Expensive Administrator

On the OracleDatabase page, someone suggested that Oracle's "disadvantage" is the requirement for ExpensiveAdministrators to make sure it's tuned, runs efficiently, etc.

This makes one wonder:

Databases are complicated products. Certainly there's a greater need for automation and smarter default settings, but they're going to remain NaturallyComplex.

The primary reason Oracle needs ExpensiveAdministrators is that there is a tremendously wide range of opportunity for monitoring and tuning. It's more instrumented than almost any software product out there. A secondary reason is the complexities associated with Oracle's MultiversionConcurrencyControl and SnapshotIsolation locking: managing rollback segments or undo tablespaces, and managing online redo logs. 9i has made great strides in this area for low-end database deployments with automatic undo management.

Contrast this to the relative ease of setup & maintenance for SQL Server. SQL Server is definitely fast and tunable, but arguably no where near as instrumented as Oracle is, limiting its use under particular scenarios (i.e. highly concurrent OLTP systems, which is Oracle's stronghold).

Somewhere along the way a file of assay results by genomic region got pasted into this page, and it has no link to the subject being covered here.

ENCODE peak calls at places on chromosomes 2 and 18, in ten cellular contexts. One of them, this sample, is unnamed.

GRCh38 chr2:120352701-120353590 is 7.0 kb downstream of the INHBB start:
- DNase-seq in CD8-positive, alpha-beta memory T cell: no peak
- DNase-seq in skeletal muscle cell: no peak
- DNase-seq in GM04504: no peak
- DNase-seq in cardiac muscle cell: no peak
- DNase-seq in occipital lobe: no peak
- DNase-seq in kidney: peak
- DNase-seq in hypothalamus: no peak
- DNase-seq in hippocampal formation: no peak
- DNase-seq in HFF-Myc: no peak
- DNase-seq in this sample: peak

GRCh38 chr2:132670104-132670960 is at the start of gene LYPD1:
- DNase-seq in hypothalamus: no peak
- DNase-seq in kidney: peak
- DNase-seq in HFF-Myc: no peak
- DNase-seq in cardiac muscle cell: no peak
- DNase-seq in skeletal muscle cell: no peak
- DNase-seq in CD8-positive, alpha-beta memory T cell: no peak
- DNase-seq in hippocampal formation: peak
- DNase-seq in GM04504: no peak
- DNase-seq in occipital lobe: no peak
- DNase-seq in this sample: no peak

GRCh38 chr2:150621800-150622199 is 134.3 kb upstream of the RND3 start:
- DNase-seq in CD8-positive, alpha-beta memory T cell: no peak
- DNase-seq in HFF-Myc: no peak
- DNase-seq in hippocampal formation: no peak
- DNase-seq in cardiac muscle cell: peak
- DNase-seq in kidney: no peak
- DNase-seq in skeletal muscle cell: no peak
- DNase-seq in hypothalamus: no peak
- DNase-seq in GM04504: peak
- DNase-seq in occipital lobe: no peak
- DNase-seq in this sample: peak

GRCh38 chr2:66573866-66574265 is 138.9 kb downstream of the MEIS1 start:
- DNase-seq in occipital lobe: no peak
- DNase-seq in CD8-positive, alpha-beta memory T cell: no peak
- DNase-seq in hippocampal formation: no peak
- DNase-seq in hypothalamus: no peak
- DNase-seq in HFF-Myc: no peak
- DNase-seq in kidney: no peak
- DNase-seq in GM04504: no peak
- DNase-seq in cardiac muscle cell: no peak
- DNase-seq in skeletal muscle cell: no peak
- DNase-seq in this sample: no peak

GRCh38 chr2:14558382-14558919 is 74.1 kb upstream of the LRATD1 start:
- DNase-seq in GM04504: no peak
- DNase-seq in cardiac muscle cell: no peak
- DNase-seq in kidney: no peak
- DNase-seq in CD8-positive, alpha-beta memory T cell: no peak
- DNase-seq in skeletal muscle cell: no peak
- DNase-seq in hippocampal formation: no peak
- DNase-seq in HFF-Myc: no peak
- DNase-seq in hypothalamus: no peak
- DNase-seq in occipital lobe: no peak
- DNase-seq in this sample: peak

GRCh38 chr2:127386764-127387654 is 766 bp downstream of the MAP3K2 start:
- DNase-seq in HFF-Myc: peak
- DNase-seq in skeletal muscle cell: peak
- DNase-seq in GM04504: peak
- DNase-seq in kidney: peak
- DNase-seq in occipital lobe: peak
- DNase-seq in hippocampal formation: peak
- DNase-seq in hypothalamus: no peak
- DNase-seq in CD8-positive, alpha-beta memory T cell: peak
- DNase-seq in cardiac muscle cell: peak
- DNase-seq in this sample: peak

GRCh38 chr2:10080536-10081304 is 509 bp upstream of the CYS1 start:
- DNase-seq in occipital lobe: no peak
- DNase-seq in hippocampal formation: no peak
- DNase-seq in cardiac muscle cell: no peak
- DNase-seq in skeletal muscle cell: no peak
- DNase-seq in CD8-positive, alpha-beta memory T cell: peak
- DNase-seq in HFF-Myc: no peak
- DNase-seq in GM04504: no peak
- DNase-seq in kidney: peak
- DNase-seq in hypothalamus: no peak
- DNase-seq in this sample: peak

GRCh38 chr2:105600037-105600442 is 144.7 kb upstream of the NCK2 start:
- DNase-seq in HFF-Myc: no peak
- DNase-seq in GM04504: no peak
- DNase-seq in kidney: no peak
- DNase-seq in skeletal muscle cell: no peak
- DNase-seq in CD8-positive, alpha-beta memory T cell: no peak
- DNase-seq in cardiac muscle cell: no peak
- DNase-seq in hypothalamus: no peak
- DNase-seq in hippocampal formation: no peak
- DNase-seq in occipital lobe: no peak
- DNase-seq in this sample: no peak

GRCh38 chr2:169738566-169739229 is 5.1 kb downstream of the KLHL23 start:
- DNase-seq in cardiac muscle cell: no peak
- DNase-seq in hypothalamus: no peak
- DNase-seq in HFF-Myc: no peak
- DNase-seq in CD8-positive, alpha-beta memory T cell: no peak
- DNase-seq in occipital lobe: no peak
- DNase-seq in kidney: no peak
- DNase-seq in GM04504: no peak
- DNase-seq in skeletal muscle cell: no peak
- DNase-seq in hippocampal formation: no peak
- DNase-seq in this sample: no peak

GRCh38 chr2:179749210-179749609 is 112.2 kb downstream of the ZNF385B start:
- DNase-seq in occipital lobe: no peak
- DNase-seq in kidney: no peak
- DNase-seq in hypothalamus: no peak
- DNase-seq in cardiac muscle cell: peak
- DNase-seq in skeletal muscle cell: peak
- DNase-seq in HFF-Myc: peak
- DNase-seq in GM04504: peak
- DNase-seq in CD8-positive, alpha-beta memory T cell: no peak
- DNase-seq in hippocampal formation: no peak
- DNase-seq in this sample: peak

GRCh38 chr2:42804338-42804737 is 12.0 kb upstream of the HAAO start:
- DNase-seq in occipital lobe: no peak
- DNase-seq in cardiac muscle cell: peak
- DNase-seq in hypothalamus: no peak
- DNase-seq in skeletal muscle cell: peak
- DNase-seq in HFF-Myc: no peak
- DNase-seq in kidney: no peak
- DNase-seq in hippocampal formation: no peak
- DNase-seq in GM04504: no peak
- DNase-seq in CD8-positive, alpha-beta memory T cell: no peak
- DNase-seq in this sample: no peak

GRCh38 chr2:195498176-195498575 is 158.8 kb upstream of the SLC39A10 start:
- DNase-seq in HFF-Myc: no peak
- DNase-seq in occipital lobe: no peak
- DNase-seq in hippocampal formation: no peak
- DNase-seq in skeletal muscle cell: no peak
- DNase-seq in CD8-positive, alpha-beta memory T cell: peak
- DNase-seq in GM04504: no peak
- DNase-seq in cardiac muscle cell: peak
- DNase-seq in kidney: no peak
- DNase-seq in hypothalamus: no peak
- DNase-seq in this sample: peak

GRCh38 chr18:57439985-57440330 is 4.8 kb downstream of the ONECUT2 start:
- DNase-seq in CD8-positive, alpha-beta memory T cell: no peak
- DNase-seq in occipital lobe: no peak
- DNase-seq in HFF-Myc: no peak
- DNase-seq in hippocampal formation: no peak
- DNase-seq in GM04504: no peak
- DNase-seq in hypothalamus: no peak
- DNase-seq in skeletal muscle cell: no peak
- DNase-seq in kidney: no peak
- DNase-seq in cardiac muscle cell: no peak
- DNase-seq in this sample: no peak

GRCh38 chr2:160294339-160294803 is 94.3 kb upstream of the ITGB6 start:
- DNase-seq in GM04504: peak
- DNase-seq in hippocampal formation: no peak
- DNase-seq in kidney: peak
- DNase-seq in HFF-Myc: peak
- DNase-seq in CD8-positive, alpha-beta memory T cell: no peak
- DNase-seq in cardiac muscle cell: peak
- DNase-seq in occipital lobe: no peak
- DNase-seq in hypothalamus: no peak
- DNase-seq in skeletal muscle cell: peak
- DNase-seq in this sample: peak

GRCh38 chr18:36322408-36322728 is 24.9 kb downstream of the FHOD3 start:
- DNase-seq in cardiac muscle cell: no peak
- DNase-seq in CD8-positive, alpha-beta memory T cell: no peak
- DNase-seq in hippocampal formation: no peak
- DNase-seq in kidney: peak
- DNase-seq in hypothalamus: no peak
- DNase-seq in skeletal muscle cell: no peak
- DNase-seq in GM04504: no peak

The alternative to paying an expensive administrator is to pick a low-paid person at random and assign the task of becoming an expert in Oracle or whatever complex technology is in question. This usually leads to one of the following results: The point is that expertise costs money. You need to hire an expert, or grow one, and you're going to have to pay the experts what they're worth.


Personally I would like to see trial practices of dynamic databases (see MultiParadigmDatabase). Database products are often more complex than they have to be for many uses. Dynamic databases may help solve this. However, being dynamic and being scalable may be ConflictingRequirements. -- top


See also HighlyPaidConsultant

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